The craft beer world is all about innovation and reinvention. Numerous styles have been modified and tweaked, and some new ones created as well. However, one of the trends that’s getting a lot of focus these days is the process of barrel aging beer. This is actually nothing new – it’s something old that’s been brought back. Barrel aging was the way it was done for hundreds of years (perhaps thousands) before the advent of modern brewing and stainless steel.
What Is Barrel Aging?
In its simplest form, barrel aging is nothing more than allowing beer to age in a wooden barrel for a specific amount of time before either consumption or bottling. The process today is both experimental and traditional, and consumers have found a lot to love about barrel-aged brews.
Why Is Barrel Aging Done in the First Place?
Why would anyone want to age beer in wooden barrels at all, when there is stainless steel and other options available? While stainless steel is certainly sterile, it doesn’t do a thing for the character of beer while it’s aging. The same can be said for aging beer in glass – it doesn’t help improve the quality or flavor of the beer. Wood does. How so?
First, aging beer in wood gives the brew elements of the wood’s own flavor profile. Oak is the most frequently used wood in the industry, and lend the beer oaky notes. However, other types of wood are used as well, and you’ll also find different treatments for wood depending on what the brewer wants to achieve in terms of flavor, taste and aroma. For example, toasted oak is a nice, mellow flavor that works well with numerous styles, and comes from actually heating (sometimes burning) the wood barrels before the aging process begins.
New wood barrels are not used to age beer. That’s because they can impart a very bitter, astringent taste to the finished product. Instead, most breweries utilize previously used barrels – whiskey is the most famous, but you’ll also find rum, rye and other types. Wooden barrels are only used once in distilling spirits, and then they’re tossed out. That means these barrels are widely available, and they’re pretty cheap, much more affordable than having new barrels made, and then toasting or otherwise aging the wood to make it fit for beer.
Bourbon barrel-aged beer has become almost ubiquitous today – you’ll find dozens of different craft breweries putting out their own variations. However, there are also numerous others. In addition to the spirit styles mentioned above, you’ll also find a host of wine barrels used. Red and white wine residues inside the barrels lend an immediately noticeable flavor to beer aged in those barrels.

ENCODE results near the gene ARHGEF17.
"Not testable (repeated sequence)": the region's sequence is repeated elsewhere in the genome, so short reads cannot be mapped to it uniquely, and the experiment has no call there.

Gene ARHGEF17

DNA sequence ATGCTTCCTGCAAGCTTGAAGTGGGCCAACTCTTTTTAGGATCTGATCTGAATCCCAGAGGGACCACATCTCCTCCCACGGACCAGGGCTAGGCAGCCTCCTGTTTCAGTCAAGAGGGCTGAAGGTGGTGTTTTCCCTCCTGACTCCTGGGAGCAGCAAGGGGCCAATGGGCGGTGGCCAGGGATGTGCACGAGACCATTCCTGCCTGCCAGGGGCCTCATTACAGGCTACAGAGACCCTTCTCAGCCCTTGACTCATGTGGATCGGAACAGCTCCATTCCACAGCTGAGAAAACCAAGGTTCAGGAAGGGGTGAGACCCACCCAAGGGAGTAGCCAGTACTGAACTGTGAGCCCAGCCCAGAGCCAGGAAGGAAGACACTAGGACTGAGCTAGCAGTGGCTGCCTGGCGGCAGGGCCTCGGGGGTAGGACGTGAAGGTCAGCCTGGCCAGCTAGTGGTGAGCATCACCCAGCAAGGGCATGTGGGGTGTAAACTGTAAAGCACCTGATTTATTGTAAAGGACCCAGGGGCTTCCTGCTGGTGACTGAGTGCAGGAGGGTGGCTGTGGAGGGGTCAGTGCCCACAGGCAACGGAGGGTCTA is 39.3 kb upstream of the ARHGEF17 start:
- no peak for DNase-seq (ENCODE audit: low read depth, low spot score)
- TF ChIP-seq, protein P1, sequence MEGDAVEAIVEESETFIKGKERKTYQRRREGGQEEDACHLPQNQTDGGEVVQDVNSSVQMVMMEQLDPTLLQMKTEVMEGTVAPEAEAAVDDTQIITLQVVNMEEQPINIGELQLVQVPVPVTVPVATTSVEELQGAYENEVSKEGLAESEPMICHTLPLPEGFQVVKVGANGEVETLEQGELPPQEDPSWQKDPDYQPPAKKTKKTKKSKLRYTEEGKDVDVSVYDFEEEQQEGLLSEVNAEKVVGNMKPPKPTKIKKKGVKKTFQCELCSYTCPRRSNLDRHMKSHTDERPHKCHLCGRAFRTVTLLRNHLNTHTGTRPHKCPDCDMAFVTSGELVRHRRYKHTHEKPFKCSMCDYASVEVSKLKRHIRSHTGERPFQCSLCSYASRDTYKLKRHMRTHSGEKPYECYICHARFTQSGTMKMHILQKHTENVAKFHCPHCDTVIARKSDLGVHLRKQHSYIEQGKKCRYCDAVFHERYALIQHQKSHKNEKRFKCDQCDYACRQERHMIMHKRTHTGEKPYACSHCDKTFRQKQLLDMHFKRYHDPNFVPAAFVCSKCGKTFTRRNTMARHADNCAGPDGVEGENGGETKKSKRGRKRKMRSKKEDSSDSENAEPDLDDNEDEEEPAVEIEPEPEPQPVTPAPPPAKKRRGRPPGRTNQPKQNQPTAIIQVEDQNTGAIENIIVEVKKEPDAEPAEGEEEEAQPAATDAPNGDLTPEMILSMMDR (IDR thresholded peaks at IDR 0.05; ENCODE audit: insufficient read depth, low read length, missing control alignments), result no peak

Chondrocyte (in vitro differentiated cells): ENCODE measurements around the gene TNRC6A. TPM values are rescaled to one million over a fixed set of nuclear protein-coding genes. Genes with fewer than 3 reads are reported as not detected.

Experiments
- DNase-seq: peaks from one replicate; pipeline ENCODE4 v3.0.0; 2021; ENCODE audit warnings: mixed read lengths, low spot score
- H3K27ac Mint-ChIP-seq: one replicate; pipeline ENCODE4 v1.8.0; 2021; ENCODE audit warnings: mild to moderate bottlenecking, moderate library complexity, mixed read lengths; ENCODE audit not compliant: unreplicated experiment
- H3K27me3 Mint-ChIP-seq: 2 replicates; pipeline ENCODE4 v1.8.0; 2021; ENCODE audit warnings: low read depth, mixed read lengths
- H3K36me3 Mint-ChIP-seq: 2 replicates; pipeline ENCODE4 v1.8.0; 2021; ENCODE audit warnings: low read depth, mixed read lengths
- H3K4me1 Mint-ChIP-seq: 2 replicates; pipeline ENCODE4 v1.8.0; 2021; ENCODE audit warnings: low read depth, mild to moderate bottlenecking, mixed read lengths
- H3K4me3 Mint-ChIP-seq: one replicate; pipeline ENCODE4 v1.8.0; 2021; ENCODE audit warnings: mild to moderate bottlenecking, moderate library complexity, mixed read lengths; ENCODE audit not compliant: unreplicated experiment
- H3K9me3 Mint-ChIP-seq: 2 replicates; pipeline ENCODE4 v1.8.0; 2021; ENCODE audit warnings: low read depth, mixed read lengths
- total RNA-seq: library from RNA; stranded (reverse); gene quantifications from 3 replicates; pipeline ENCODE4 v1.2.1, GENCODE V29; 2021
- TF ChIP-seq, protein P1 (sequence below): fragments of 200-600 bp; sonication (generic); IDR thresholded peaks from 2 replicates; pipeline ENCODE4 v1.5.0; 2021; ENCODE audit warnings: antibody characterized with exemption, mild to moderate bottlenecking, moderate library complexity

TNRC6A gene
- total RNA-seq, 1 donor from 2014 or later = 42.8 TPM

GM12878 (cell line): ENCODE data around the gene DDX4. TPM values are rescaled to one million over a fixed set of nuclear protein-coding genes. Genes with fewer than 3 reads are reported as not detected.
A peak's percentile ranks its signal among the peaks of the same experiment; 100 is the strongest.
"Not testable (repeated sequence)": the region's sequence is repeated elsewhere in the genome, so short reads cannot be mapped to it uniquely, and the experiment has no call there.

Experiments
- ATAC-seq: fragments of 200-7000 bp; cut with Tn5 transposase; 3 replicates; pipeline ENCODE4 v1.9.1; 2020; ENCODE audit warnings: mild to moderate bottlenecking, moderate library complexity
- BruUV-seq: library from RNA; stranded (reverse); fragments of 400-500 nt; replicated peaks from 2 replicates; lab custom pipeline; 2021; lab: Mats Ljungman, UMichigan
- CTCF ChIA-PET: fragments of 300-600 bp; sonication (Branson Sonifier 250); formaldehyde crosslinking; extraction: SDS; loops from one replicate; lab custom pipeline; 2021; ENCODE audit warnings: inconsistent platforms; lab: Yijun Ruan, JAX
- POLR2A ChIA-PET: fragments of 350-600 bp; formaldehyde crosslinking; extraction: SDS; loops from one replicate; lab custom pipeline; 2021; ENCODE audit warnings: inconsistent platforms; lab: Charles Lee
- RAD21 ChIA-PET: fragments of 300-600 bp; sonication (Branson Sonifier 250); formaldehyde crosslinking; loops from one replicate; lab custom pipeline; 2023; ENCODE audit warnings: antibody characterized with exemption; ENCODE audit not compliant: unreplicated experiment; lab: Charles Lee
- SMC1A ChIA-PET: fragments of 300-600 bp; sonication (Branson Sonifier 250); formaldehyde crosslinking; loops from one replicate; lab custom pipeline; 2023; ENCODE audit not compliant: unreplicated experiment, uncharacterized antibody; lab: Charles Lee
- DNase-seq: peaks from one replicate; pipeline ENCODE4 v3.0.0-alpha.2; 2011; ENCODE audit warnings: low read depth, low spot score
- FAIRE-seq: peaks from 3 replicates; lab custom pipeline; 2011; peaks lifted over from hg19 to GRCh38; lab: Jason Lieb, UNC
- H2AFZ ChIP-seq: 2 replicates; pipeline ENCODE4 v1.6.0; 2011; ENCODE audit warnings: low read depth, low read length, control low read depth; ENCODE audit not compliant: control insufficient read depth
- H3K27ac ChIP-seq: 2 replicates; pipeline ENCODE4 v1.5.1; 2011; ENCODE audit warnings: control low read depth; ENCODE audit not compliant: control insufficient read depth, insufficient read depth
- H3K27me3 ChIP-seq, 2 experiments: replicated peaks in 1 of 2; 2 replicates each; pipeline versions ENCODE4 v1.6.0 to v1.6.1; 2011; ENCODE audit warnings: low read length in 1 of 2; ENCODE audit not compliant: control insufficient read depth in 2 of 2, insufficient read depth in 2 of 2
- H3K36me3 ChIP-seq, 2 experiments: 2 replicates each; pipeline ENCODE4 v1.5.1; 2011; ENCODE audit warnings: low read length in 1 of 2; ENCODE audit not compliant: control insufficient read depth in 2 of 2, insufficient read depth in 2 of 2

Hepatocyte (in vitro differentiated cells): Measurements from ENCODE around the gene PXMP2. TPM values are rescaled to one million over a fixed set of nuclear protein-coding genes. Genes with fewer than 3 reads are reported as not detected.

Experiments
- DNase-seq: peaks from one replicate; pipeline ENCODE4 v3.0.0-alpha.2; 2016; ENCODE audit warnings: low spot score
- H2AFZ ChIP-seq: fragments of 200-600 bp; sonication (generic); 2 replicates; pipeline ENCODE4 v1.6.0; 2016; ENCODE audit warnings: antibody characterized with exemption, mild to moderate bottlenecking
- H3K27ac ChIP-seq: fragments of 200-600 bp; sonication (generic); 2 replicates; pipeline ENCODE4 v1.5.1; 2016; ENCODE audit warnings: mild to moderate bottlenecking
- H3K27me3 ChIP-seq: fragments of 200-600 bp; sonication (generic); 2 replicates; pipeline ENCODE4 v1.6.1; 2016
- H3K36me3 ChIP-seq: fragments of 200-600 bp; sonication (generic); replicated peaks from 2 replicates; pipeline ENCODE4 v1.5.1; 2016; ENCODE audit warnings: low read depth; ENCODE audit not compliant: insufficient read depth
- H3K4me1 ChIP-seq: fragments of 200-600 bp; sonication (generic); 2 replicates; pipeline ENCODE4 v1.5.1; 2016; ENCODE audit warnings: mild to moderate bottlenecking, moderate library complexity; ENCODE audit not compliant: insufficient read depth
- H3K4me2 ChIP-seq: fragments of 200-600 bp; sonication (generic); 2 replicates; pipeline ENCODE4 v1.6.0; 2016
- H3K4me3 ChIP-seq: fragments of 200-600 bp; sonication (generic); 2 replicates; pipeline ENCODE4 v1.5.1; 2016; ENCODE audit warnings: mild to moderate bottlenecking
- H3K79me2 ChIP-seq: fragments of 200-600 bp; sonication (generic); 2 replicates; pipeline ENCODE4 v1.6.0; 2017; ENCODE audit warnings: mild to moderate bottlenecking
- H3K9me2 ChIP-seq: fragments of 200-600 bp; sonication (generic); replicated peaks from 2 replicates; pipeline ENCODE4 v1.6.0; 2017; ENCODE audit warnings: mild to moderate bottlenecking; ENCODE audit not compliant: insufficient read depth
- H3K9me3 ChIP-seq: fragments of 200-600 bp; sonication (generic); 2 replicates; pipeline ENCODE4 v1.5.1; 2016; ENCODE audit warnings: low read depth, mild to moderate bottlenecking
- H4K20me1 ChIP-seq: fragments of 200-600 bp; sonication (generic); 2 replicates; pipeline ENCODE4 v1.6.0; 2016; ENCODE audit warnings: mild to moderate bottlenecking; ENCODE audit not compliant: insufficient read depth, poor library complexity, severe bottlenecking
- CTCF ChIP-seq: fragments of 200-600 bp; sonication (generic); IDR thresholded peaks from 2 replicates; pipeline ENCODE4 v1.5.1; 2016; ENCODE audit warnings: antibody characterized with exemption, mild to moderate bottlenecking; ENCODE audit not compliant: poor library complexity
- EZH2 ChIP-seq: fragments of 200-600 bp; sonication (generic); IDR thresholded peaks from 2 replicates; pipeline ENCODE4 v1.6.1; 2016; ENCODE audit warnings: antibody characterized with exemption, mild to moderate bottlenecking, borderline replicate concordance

Is It Conditioning or Just Flavoring?
In the past, wood barrels were used for conditioning. In other words, the beer was actually fermented to some degree within the barrels. That’s not the case today. Most barrel-aged beers are not ‘conditioned’ in the barrel. They’re aged in order to impart specific flavor characteristics. That’s not to say there are no barrel-conditioned beers on the market. There are. They’re just fewer in number, and generally only available at beer festivals, or special tasting events at the brewery itself.
So, most breweries add fully fermented beer to the barrels and let it sit for a week or two. The longer the beer sits in the barrel, the more flavor it will pick up. After aging, the beer will have to be re-carbonated and then bottled, or put into pressurized kegs for dispensing at festivals and other events.
What Makes a Good Barrel?
In the world of barrel-aged beer, freshness matters. The sooner beer can be put into the barrel after the original liquid was emptied, the more flavor will be imparted to the brew. Old barrels generally impart far less flavor, and there are other problems as well. As the alcohol residue dries, mold and bacteria can thrive in the wood. This can ruin an entire batch of beer very quickly.
Generally, spirit barrels should be “wet”. That is, they should still have some spirit residue inside the barrel. These do not have to be rinsed prior to use and beer can be added directly without any worry about potential spoilers. Wine barrels generally need to be rinsed in hot water in order to eliminate sulfur, which can impart unwanted flavors to the beer (think rotten eggs).
Barrels can be used twice for aging beer. The first aging will impart the full flavor experience to the brew, including any alcohol notes from the previous use of the barrel (whiskey, red wine, etc.). The second aging will impart mostly wood notes to the beer, with only a little flavor from the alcohol. After the second use, the barrels should be discarded.
Home brewers can barrel age their own brews pretty easily thanks to the wide availability of perused whiskey and other spirit barrels. However, the scale of production necessary to fill even one barrel means that home brewers have to be producing a good bit of beer first (whiskey barrels hold over 52 gallons). For those who aren’t quite up to that production level yet, a similar effect can be achieved by using oak chips in the secondary ferment. You’ll find a wide range of oak chip styles out there, from toasted to whiskey barrel remnants to wine-soaked and everything in between.
Where to Find Barrel-Aged Beer
You don’t have to look far to find barrel-aged beer these days. There are dozens of varieties at most package stores that sell craft beer. You’ll also find them at festivals, and being tapped for tasting events at breweries. However, if you’re looking for cask conditioned beer, rather than barrel-aged beer, festivals and events will be your best chance to sample these true rarities of the brewer’s art.